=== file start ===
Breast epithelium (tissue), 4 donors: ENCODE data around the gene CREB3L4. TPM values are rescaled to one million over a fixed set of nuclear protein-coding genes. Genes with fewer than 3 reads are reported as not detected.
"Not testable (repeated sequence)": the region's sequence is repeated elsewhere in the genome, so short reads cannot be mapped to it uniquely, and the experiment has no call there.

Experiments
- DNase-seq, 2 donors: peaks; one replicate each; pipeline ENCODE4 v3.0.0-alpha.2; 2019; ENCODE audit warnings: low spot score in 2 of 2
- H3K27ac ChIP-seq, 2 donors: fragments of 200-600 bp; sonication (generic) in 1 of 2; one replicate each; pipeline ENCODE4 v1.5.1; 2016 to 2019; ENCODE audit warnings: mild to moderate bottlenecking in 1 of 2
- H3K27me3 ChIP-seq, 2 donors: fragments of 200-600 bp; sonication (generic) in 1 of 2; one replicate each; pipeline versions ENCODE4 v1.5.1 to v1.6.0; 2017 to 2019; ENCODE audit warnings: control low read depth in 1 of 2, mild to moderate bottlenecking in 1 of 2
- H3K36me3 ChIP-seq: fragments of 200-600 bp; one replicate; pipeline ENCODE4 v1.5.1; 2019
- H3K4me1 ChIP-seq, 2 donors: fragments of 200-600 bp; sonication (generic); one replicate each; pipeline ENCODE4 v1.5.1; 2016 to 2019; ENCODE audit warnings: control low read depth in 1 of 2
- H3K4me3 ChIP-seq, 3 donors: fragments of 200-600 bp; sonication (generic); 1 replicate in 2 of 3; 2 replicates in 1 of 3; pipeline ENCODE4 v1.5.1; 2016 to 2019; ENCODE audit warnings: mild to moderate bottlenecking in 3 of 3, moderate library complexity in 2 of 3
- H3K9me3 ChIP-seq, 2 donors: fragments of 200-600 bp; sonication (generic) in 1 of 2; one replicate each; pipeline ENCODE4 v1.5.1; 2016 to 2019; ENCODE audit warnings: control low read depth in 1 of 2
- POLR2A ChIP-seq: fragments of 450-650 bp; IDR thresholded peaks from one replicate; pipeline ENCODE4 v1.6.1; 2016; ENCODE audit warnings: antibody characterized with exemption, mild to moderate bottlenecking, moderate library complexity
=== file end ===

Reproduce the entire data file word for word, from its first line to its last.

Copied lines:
Breast epithelium (tissue), 4 donors: ENCODE data around the gene CREB3L4. TPM values are rescaled to one million over a fixed set of nuclear protein-coding genes. Genes with fewer than 3 reads are reported as not detected.
"Not testable (repeated sequence)": the region's sequence is repeated elsewhere in the genome, so short reads cannot be mapped to it uniquely, and the experiment has no call there.

Experiments
- DNase-seq, 2 donors: peaks; one replicate each; pipeline ENCODE4 v3.0.0-alpha.2; 2019; ENCODE audit warnings: low spot score in 2 of 2
- H3K27ac ChIP-seq, 2 donors: fragments of 200-600 bp; sonication (generic) in 1 of 2; one replicate each; pipeline ENCODE4 v1.5.1; 2016 to 2019; ENCODE audit warnings: mild to moderate bottlenecking in 1 of 2
- H3K27me3 ChIP-seq, 2 donors: fragments of 200-600 bp; sonication (generic) in 1 of 2; one replicate each; pipeline versions ENCODE4 v1.5.1 to v1.6.0; 2017 to 2019; ENCODE audit warnings: control low read depth in 1 of 2, mild to moderate bottlenecking in 1 of 2
- H3K36me3 ChIP-seq: fragments of 200-600 bp; one replicate; pipeline ENCODE4 v1.5.1; 2019
- H3K4me1 ChIP-seq, 2 donors: fragments of 200-600 bp; sonication (generic); one replicate each; pipeline ENCODE4 v1.5.1; 2016 to 2019; ENCODE audit warnings: control low read depth in 1 of 2
- H3K4me3 ChIP-seq, 3 donors: fragments of 200-600 bp; sonication (generic); 1 replicate in 2 of 3; 2 replicates in 1 of 3; pipeline ENCODE4 v1.5.1; 2016 to 2019; ENCODE audit warnings: mild to moderate bottlenecking in 3 of 3, moderate library complexity in 2 of 3
- H3K9me3 ChIP-seq, 2 donors: fragments of 200-600 bp; sonication (generic) in 1 of 2; one replicate each; pipeline ENCODE4 v1.5.1; 2016 to 2019; ENCODE audit warnings: control low read depth in 1 of 2
- POLR2A ChIP-seq: fragments of 450-650 bp; IDR thresholded peaks from one replicate; pipeline ENCODE4 v1.6.1; 2016; ENCODE audit warnings: antibody characterized with exemption, mild to moderate bottlenecking, moderate library complexity